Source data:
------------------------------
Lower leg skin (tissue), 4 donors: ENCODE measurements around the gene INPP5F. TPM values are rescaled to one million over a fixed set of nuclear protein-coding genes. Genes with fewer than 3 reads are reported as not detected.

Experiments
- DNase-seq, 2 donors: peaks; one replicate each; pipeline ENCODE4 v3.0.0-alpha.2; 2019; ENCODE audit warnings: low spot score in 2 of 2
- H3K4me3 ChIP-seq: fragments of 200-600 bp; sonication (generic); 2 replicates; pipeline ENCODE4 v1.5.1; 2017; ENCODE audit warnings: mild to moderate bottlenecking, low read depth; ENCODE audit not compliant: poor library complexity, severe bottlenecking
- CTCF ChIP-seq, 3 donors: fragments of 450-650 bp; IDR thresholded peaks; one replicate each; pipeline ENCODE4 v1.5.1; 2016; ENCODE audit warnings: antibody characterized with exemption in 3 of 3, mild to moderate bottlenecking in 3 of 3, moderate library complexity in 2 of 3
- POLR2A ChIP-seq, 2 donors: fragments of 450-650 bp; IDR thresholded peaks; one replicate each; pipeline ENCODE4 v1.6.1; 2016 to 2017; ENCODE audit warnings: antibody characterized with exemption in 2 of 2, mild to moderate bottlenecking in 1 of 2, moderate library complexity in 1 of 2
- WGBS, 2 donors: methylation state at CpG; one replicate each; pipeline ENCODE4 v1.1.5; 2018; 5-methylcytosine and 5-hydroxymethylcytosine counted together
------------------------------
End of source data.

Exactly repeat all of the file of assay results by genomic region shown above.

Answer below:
Lower leg skin (tissue), 4 donors: ENCODE measurements around the gene INPP5F. TPM values are rescaled to one million over a fixed set of nuclear protein-coding genes. Genes with fewer than 3 reads are reported as not detected.

Experiments
- DNase-seq, 2 donors: peaks; one replicate each; pipeline ENCODE4 v3.0.0-alpha.2; 2019; ENCODE audit warnings: low spot score in 2 of 2
- H3K4me3 ChIP-seq: fragments of 200-600 bp; sonication (generic); 2 replicates; pipeline ENCODE4 v1.5.1; 2017; ENCODE audit warnings: mild to moderate bottlenecking, low read depth; ENCODE audit not compliant: poor library complexity, severe bottlenecking
- CTCF ChIP-seq, 3 donors: fragments of 450-650 bp; IDR thresholded peaks; one replicate each; pipeline ENCODE4 v1.5.1; 2016; ENCODE audit warnings: antibody characterized with exemption in 3 of 3, mild to moderate bottlenecking in 3 of 3, moderate library complexity in 2 of 3
- POLR2A ChIP-seq, 2 donors: fragments of 450-650 bp; IDR thresholded peaks; one replicate each; pipeline ENCODE4 v1.6.1; 2016 to 2017; ENCODE audit warnings: antibody characterized with exemption in 2 of 2, mild to moderate bottlenecking in 1 of 2, moderate library complexity in 1 of 2
- WGBS, 2 donors: methylation state at CpG; one replicate each; pipeline ENCODE4 v1.1.5; 2018; 5-methylcytosine and 5-hydroxymethylcytosine counted together